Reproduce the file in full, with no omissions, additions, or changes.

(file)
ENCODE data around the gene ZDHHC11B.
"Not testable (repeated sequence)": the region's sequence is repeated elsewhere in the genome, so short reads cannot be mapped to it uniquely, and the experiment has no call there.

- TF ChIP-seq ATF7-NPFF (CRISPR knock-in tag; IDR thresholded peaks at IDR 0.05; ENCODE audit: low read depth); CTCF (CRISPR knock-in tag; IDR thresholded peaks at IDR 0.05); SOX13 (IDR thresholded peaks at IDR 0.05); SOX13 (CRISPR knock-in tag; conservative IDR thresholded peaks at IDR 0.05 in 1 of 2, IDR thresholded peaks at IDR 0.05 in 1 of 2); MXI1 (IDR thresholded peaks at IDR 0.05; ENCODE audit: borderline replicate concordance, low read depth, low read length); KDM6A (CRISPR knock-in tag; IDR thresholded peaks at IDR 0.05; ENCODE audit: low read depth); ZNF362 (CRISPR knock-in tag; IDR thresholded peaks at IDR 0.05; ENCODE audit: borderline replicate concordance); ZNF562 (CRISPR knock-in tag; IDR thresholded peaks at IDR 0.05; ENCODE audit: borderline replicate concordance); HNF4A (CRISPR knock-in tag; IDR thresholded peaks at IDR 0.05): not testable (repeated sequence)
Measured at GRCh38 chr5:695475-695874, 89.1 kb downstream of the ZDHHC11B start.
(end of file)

ENCODE data around the gene ZDHHC11B.
"Not testable (repeated sequence)": the region's sequence is repeated elsewhere in the genome, so short reads cannot be mapped to it uniquely, and the experiment has no call there.

- TF ChIP-seq ATF7-NPFF (CRISPR knock-in tag; IDR thresholded peaks at IDR 0.05; ENCODE audit: low read depth); CTCF (CRISPR knock-in tag; IDR thresholded peaks at IDR 0.05); SOX13 (IDR thresholded peaks at IDR 0.05); SOX13 (CRISPR knock-in tag; conservative IDR thresholded peaks at IDR 0.05 in 1 of 2, IDR thresholded peaks at IDR 0.05 in 1 of 2); MXI1 (IDR thresholded peaks at IDR 0.05; ENCODE audit: borderline replicate concordance, low read depth, low read length); KDM6A (CRISPR knock-in tag; IDR thresholded peaks at IDR 0.05; ENCODE audit: low read depth); ZNF362 (CRISPR knock-in tag; IDR thresholded peaks at IDR 0.05; ENCODE audit: borderline replicate concordance); ZNF562 (CRISPR knock-in tag; IDR thresholded peaks at IDR 0.05; ENCODE audit: borderline replicate concordance); HNF4A (CRISPR knock-in tag; IDR thresholded peaks at IDR 0.05): not testable (repeated sequence)
Measured at GRCh38 chr5:695475-695874, 89.1 kb downstream of the ZDHHC11B start.